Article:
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Detroit Teacher 'Sickouts' Close Schools Again

Discussion in 'Sports and News' started by YankeeFan, Jan 20, 2016.

  1. YankeeFan

    YankeeFan Well-Known Member

    Putting kids first:

    Nearly all of Detroit's public schools were closed Wednesday after teachers called in sick, en masse, to protest poor school conditions. The latest "sickout" comes a day after Michigan Gov. Rick Snyder's State of the State address, in which he did not directly address teachers' protests or school conditions.

    Teacher absences forced about 88 of Detroit's public schools to close Wednesday,according to the Detroit Public Schools Facebook page. The extensive sickout was staged to coincide with President Obama's visit to Detroit on Wednesday, Detroit Federation of Teachers spokeswoman Ann Mitchell told The Associated Press.

    "People couldn't miss the opportunity for us to say, 'This is what's happening and we really need help,' " she said. "We really need someone to help focus on the schools."

    Detroit Mayor Mike Duggan, who is scheduled to meet with Obama, has called teachers' complaints legitimate but wants them to return to school.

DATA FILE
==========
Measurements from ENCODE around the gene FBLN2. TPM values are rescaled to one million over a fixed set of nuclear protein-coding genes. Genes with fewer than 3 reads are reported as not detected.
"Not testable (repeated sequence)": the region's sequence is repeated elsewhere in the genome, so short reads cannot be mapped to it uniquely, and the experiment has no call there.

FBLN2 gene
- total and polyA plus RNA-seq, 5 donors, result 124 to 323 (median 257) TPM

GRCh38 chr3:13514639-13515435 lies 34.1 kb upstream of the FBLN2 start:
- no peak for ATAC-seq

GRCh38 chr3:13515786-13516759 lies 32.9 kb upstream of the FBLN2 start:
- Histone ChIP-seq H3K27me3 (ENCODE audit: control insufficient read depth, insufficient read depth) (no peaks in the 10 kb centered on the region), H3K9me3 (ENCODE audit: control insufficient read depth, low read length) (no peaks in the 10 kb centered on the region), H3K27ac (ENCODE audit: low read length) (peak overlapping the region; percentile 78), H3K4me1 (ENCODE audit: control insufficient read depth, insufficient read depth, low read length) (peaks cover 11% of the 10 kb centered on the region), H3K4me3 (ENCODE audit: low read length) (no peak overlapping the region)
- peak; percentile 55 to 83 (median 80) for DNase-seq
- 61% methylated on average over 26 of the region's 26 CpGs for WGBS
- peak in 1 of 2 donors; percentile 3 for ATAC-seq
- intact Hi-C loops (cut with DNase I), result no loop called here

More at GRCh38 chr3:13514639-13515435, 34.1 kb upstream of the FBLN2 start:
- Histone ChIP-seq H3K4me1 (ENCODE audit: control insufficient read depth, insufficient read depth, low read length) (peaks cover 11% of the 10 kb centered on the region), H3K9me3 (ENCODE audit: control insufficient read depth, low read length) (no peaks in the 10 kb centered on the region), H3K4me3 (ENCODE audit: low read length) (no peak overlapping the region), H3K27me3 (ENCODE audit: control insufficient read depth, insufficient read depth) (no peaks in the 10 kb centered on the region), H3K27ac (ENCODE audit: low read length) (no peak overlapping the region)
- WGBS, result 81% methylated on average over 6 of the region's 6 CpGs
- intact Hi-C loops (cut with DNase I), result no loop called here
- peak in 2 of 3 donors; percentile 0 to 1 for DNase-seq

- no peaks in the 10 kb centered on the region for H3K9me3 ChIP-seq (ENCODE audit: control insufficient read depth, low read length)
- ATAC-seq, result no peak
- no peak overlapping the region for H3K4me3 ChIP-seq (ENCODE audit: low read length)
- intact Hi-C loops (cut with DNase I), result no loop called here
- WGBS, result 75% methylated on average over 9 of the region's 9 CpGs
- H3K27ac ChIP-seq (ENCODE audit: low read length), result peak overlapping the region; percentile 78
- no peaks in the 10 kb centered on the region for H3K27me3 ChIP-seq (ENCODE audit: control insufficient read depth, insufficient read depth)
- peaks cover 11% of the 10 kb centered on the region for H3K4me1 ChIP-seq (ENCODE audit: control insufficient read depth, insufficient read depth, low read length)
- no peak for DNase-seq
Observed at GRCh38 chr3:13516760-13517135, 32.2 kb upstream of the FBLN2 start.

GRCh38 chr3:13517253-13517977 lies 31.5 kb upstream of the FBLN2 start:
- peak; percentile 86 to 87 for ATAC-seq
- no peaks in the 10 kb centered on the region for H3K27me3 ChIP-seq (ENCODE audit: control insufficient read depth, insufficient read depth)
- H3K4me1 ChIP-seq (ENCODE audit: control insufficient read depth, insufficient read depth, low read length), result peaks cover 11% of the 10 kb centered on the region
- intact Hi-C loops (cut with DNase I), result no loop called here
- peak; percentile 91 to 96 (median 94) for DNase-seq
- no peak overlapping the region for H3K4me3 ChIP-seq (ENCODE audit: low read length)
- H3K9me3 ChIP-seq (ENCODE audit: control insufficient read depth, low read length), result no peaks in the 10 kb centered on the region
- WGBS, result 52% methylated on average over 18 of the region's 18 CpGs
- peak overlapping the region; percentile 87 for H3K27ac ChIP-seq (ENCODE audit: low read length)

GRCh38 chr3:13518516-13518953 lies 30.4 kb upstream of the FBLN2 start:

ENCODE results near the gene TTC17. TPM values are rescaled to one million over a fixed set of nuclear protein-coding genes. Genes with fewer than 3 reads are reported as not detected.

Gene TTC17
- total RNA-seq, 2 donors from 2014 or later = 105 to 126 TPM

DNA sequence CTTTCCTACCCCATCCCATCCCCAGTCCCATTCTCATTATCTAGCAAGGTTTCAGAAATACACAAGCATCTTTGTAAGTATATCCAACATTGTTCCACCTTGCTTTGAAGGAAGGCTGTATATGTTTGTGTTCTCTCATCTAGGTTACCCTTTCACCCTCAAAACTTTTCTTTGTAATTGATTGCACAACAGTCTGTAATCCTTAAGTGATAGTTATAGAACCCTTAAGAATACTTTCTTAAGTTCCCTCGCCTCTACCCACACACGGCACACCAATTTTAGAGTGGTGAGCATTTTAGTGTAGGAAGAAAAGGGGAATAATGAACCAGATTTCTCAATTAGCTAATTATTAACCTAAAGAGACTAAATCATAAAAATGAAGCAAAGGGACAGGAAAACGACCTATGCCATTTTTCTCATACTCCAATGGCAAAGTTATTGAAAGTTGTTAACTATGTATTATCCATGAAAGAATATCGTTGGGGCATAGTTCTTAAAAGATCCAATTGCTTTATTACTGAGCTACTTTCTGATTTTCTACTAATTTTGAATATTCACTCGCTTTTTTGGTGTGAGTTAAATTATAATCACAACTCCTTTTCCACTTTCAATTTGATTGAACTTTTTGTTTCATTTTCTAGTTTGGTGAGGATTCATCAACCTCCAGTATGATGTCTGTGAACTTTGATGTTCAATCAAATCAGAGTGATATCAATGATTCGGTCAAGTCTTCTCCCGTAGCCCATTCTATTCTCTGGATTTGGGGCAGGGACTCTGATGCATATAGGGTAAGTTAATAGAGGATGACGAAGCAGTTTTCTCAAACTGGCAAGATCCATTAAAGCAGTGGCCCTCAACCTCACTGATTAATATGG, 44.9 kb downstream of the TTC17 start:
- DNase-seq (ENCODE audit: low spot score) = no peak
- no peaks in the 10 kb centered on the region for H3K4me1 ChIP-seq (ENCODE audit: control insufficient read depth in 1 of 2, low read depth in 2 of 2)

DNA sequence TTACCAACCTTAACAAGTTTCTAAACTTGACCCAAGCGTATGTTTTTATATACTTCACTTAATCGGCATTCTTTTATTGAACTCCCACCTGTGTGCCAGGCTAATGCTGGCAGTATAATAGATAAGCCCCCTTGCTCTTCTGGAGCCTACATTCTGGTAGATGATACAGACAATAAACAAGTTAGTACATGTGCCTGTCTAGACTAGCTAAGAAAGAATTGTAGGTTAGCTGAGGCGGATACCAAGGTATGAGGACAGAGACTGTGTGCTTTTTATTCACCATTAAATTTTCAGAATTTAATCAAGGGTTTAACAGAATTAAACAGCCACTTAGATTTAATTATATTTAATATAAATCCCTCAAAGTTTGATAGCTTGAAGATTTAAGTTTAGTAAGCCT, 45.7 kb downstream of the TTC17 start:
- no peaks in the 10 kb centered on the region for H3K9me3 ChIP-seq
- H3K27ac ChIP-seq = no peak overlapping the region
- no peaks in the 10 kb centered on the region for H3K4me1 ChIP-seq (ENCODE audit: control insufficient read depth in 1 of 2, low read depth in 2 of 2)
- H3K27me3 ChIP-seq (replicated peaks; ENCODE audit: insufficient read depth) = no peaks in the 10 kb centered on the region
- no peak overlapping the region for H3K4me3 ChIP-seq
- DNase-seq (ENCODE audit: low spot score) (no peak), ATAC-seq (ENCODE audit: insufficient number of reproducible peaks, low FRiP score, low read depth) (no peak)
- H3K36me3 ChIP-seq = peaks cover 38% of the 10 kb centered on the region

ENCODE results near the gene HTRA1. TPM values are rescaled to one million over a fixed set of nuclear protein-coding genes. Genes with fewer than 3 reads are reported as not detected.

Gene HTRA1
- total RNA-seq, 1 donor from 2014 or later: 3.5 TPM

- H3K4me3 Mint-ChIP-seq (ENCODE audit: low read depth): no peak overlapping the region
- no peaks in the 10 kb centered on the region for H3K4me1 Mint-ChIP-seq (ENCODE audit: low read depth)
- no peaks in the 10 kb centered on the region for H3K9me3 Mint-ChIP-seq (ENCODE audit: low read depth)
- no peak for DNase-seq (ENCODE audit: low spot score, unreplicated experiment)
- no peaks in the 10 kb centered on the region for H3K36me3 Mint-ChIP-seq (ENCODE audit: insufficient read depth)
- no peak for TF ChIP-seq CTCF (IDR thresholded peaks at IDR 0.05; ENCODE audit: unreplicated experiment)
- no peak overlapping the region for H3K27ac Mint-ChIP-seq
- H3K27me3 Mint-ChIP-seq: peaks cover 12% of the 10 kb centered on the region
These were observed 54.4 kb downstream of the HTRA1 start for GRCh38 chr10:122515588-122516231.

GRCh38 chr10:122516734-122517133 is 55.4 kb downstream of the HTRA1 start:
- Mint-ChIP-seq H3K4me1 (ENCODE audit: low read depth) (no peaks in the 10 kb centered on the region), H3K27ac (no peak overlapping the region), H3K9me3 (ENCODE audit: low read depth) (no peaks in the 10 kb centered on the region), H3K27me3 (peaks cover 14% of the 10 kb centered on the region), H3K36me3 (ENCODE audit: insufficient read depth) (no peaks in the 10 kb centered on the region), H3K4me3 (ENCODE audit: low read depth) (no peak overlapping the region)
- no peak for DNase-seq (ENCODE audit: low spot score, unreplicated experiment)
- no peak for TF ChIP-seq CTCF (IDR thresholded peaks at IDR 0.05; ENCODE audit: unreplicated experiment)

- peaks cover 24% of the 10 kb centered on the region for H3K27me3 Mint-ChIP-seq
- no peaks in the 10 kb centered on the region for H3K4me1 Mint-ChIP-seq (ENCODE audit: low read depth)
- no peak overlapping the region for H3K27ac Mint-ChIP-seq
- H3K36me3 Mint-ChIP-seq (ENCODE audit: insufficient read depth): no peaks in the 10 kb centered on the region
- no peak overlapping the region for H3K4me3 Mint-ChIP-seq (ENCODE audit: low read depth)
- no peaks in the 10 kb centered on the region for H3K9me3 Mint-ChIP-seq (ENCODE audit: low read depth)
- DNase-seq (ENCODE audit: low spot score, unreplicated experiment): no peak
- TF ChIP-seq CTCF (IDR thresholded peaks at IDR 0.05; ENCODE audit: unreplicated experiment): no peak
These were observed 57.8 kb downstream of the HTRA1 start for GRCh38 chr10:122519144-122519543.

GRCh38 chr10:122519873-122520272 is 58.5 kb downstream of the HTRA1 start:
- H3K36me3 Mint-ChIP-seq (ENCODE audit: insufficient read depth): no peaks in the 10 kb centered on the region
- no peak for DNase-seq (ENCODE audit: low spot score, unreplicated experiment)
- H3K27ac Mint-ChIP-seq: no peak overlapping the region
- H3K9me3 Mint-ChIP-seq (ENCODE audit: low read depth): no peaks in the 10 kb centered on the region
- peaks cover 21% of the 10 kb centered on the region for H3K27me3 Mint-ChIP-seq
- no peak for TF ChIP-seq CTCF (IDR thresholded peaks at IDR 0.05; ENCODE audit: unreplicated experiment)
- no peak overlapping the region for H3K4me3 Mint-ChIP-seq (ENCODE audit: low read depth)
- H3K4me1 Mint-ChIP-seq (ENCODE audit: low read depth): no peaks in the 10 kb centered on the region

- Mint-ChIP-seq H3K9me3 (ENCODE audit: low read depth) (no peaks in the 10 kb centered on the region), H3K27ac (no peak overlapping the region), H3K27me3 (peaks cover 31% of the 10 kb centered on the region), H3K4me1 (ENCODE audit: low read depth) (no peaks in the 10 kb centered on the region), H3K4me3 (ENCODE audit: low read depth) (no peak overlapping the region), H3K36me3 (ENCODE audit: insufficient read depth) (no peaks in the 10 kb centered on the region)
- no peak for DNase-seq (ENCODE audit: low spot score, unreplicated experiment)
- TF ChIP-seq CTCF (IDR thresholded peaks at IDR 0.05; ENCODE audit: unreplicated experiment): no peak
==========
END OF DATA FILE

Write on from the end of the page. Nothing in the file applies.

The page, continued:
School district spokeswoman Michelle Zdrodowski says school closures aren't serving children. Wednesday's closures mean that "44,790 of the District's 46,325 students lost a critical day of instruction," she said according to the Detroit Free Press. "There were, however, nine district schools that stayed open today. We appreciate the teachers and staff at those schools for being in their classrooms and ensuring that their students are learning today."

    The closures are the latest in a string of recent school closings caused by teacher sickouts. Last week, teacher absences resulted in three consecutive days of school closures.

  2. Riptide

    Riptide Well-Known Member

    Must be something in the water.
    Baron Scicluna, Ace and doctorquant like this.
  3. LongTimeListener

    LongTimeListener Well-Known Member